Milun is an Associate Professor of Anthropology at the University of Minnesota Duluth. Her published work emphasizes environmental, social and cultural dimensions of commons: renewable energy commons (community- based solar energy production); global commons (in international law); and urban commons (public space in Euro-American modern city design). She uses methods from the humanities and social sciences to investigate cross-cultural systems of land, water, and energy tenure (western and non-western) and their potential for conceptualizing and building equitable public domains. Milun's Solar Commons project was chosen as the US Green Building Council's 2009 Greenbuild Legacy Project. Milun has received grants from the National Science Foundation, the US. Green Building Council, and others. She is a Resident Fellow at the University of Minnesota's Institute on the Environment.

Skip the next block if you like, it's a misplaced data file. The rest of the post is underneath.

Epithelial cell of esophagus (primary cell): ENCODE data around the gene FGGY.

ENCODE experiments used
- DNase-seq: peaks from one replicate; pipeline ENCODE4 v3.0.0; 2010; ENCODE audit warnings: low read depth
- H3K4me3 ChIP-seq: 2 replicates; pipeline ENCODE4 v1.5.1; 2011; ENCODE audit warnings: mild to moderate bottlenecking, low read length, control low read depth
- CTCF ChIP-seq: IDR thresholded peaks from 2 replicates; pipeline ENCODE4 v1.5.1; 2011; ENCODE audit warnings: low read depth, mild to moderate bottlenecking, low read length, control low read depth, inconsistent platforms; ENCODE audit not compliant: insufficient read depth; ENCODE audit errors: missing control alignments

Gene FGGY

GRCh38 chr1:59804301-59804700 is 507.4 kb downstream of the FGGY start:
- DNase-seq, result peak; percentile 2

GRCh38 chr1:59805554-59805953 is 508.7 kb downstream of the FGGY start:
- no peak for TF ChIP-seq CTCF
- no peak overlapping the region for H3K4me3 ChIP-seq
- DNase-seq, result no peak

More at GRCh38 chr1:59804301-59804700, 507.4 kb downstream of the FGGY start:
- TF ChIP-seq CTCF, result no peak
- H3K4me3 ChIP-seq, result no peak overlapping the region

This lecture is part of the lecture series, Confronting Global Modernity: The Challenge of Sustainability


Wednesday, March 12th - 7:00 p.m. - Library 4th Floor Rotunda

*To hear KUMD's podcast of this lecture click here

The U.S. and Asia: Tensions on the Rise

Presented by Thomas Hanson
Former U.S. State Department Foriegn Service Officer
Alworth Institute Diplomat in Residence

In the wake of the U.S. "pivot" toward Asia, tensions in the region are on the rise, most dramatically between China and Japan, but also among and within various states in the region. What are the implications for U.S. policy of a new Asia poised between cooperation and conflict?